This Week Around the World – Nov. 18–25:

Nov. 20 Kabul, Afghanistan: At least 55 people were killed and 94 wounded in a suicide bombing, which targeted a gathering of top Sunni religious leaders celebrating the birth of the Muslim Prophet Muhammad, as reported by The Washington Post. Hundreds of Muslim scholars and clerics packed inside a large wedding hall in Afghanistan’s capital were reciting Quranic verses when the suicide bomber detonated his explosives. According to Al Jazeera, 30 ambulances arrived on the scene following the attack, with over 40 people needing immediate assistance. No group or individual has claimed responsibility, and the Taliban openly condemned the attack.

Nov. 20 West Bank, Palestinian Territories: The short-term vacation rental company Airbnb made the decision Nov. 20 to remove listings from Israeli settlements in the Occupied Palestinian Territory of the West Bank. Around 200 listings will be removed following the decision from settlements, which are illegal under international law. In a statement posted on the company’s website, Airbnb stated, “We concluded that we should remove listings in Israeli settlements in the West Bank that are at the core of the dispute between Israelis and Palestinians.” The decision has sparked a class action lawsuit filed on Nov. 22.

Nov. 21 Guatemala: Guatemalan courts sentenced Santos Lopez, a soldier of the special wing of the Armed Forces of Guatemala known as Kaibil, with a 5,160-year prison sentence, owing to a massacre he helped commit in December 1982 during the Civil War. Lopez was part of an ambush which killed 171 people and raped many of the female victims, as reported by the New York Times. Though Guatemala has a maximum sentence of 50 years, Lopez received a 30-year sentence for each killing with an additional 30 years for the abduction of a child during the massacre.

Nov. 23 Karachi, Pakistan: The Balochistan Liberation Army, a separatist militant group seeking independence of the Baloch province from Pakistan, attempted an attack on the Chinese consulate in Karachi. Three militants entered the consulate but were thwarted by security, while two officers and two civilians were subsequently killed during the attack, in addition to the assailants. According to Deutsche Welle, the BLA targeted the Chinese consulate due to the $46 billion China-Pakistan Economic Corridor, which aims to connect China’s Xinjiang province with the Pakistani port city of Gwadar.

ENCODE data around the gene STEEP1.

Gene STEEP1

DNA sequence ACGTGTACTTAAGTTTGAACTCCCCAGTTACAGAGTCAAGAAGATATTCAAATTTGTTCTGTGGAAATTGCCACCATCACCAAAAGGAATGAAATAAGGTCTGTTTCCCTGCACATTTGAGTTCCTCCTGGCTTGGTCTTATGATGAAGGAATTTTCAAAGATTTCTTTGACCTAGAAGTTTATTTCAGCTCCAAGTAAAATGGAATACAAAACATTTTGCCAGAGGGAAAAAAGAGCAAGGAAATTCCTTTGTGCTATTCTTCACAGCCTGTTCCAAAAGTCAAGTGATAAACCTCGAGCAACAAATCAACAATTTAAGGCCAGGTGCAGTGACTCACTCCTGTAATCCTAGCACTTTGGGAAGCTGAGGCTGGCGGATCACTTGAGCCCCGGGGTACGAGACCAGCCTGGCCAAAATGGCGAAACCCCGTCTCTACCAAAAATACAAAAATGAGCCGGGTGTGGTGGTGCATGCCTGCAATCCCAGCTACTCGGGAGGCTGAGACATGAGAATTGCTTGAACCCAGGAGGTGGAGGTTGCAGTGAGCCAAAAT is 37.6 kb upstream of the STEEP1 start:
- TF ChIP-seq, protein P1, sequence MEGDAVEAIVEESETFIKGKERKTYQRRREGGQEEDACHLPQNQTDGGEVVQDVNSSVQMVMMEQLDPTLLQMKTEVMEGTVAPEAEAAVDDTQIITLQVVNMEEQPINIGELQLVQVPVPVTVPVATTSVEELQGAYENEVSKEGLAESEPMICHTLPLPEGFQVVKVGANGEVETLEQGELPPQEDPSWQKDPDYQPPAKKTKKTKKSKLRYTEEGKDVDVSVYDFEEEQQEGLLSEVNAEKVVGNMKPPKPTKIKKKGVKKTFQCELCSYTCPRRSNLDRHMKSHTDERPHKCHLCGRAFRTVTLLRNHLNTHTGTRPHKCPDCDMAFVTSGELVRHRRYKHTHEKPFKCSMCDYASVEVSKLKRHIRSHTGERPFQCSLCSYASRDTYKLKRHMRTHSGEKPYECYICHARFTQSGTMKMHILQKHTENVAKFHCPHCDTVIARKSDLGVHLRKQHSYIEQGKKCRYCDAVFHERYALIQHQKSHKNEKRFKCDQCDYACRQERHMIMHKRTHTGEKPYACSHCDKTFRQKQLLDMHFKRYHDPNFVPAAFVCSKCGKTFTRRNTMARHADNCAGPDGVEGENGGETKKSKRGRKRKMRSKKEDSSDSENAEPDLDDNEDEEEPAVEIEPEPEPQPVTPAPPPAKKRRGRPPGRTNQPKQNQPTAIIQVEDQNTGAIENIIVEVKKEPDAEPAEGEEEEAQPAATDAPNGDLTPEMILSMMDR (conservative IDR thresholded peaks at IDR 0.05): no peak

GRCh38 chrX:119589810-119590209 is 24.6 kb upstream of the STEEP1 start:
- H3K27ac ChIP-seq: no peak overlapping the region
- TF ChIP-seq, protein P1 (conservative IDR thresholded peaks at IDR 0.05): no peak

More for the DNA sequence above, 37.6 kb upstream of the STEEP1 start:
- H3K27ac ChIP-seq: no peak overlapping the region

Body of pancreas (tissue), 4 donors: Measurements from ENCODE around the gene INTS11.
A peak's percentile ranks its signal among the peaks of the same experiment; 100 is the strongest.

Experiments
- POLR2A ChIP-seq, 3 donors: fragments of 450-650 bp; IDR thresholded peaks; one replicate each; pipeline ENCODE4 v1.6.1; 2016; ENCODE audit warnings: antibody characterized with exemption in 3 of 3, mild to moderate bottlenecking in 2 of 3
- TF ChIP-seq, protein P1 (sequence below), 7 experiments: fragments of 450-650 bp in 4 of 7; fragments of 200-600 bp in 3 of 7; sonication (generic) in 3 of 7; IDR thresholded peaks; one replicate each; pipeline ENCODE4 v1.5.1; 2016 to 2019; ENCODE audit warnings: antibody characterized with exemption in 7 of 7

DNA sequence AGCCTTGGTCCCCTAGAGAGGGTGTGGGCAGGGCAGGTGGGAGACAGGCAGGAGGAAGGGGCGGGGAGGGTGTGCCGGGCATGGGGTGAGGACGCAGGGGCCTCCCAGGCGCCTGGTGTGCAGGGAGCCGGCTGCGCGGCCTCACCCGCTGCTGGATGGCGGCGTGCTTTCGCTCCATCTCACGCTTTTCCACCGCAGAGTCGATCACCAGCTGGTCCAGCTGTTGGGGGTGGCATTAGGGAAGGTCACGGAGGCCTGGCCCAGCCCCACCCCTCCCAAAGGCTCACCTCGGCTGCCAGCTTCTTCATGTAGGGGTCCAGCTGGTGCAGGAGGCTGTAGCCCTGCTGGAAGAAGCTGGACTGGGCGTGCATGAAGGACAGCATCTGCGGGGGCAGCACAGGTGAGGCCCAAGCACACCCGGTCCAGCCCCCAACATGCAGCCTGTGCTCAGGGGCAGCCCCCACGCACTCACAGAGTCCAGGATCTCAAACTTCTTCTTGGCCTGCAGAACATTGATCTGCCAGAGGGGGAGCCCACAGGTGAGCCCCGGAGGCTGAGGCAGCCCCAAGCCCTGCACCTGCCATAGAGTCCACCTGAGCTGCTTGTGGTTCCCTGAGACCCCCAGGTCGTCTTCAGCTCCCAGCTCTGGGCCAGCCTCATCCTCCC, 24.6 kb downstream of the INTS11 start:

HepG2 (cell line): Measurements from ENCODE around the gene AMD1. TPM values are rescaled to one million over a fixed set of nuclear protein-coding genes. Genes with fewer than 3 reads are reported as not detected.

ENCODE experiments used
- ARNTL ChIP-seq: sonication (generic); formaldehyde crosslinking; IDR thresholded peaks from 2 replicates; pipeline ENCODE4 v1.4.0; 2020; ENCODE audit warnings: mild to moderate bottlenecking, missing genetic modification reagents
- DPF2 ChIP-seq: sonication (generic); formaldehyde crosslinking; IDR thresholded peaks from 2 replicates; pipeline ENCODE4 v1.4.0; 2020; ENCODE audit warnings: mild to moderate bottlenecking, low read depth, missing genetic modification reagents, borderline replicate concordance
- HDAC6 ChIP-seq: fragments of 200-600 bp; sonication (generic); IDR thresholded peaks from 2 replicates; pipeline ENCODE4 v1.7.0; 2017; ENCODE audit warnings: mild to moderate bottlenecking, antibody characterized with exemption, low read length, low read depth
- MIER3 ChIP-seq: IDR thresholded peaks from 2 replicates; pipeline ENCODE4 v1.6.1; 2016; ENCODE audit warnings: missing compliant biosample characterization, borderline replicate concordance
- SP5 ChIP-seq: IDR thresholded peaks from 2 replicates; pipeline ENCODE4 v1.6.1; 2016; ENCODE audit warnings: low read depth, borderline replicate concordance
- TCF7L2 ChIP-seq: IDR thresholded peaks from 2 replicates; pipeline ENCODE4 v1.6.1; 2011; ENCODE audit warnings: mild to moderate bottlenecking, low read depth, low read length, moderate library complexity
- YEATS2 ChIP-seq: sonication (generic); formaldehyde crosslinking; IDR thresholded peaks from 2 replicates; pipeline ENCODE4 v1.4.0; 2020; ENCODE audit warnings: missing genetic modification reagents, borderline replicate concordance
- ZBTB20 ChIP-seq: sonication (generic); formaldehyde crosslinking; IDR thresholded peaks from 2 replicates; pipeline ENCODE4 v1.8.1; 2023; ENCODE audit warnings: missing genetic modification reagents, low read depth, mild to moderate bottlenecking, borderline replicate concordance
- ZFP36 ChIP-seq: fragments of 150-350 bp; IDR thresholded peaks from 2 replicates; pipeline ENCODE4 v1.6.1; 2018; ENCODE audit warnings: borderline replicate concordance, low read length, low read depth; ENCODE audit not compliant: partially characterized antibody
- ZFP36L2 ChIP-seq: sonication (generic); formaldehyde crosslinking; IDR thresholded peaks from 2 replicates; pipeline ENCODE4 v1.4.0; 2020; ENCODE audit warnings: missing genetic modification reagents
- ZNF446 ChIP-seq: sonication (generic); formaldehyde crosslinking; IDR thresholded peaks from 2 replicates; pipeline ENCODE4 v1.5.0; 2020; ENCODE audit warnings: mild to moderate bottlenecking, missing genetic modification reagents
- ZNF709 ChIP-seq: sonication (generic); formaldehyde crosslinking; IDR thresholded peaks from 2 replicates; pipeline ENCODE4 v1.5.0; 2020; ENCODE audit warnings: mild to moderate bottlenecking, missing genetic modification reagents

Nov. 24 Egypt: The sarcophagus and mummy of a woman, preserved for over 3,000 years, was revealed after being discovered in November by an archaeological team from the University of Strasbourg in France. The sarcophagus was one of two found in a tomb located along the west bank of the Nile. Despite their age dating back to the 18th Dynasty, both were described to be in “perfect condition.” Additionally, murals were depicted along the walls and ceilings of the tomb, which also contained colored masks, around 1,000 miniature statues known as Ushabti and other mummified and skeletal remains.

Nov. 24 Taiwan: The island just off the coast of Hong Kong held local elections which saw a major defeat to the ruling Democratic Progressive Party. Over 11,000 seats were contested in the election, though the main foci were the 22 mayoral and county magistrate positions. While the DPP won only six seats, the main opposition party Kuomintang (KMT) won 15; the independent candidate Ko Wen-je won the final seat. In response, President Tsai Ing-wen resigned from her post, though she urged fellow DPP officials Prime Minister William Lai and President Secretary-General Chen Chu to remain. The defeat has sparked uncertainty, according to the New York Times, as the nationalist KMT favors closer ties with China.

Ongoing – California-Mexico Border: As asylum seekers arrived at the border between the United States and Mexico waiting to apply for asylum, U.S. Border Patrol dispensed tear gas and pepper spray in an attempt to break up crowds as they tried to cross into the U.S. on Nov. 24. The caravan of around 5,000 people have traveled from Honduras, El Salvador and Guatemala to escape violence and poverty and are now currently camped in Tijuana, Mexico, south of San Diego, Calif. U.S. border agents are processing some 100 applications each day. However, according to The Independent, tensions have been rising over the slow process.

Ongoing – France: Dubbed the “yellow vest” movement, mass protests continue to sweep the country as demonstrators rallied in the streets in opposition to rising fuel costs and economic policies of French President Emmanuel Macron. The protests began on Nov. 17, when over 400 people were injured and more than 150 arrests were made. Protesters, who have dawned yellow, high visibility vests, are disputing the recent implementation of new taxes on fuel while a tax on the wealth was recently cut. As reported by Deutsche Welle, some 100,000 people protested throughout the country, with around 8,000 protesting in Paris alone.

When I first came to PSU, I was a Chinese major, having studied three years prior in high school alongside French and Japanese. After the first year, I took a hiatus. I don't believe in going to college straight out of high school, but it's what was expected. I returned a few years later to study Japanese at PCC and Arabic at PSU. I am now a junior majoring in International Studies: Middle East and Arabic. In the future, I would like to work as a journalist or humanitarian aid worker in the region, helping people who lack economic and political backing and media exposure.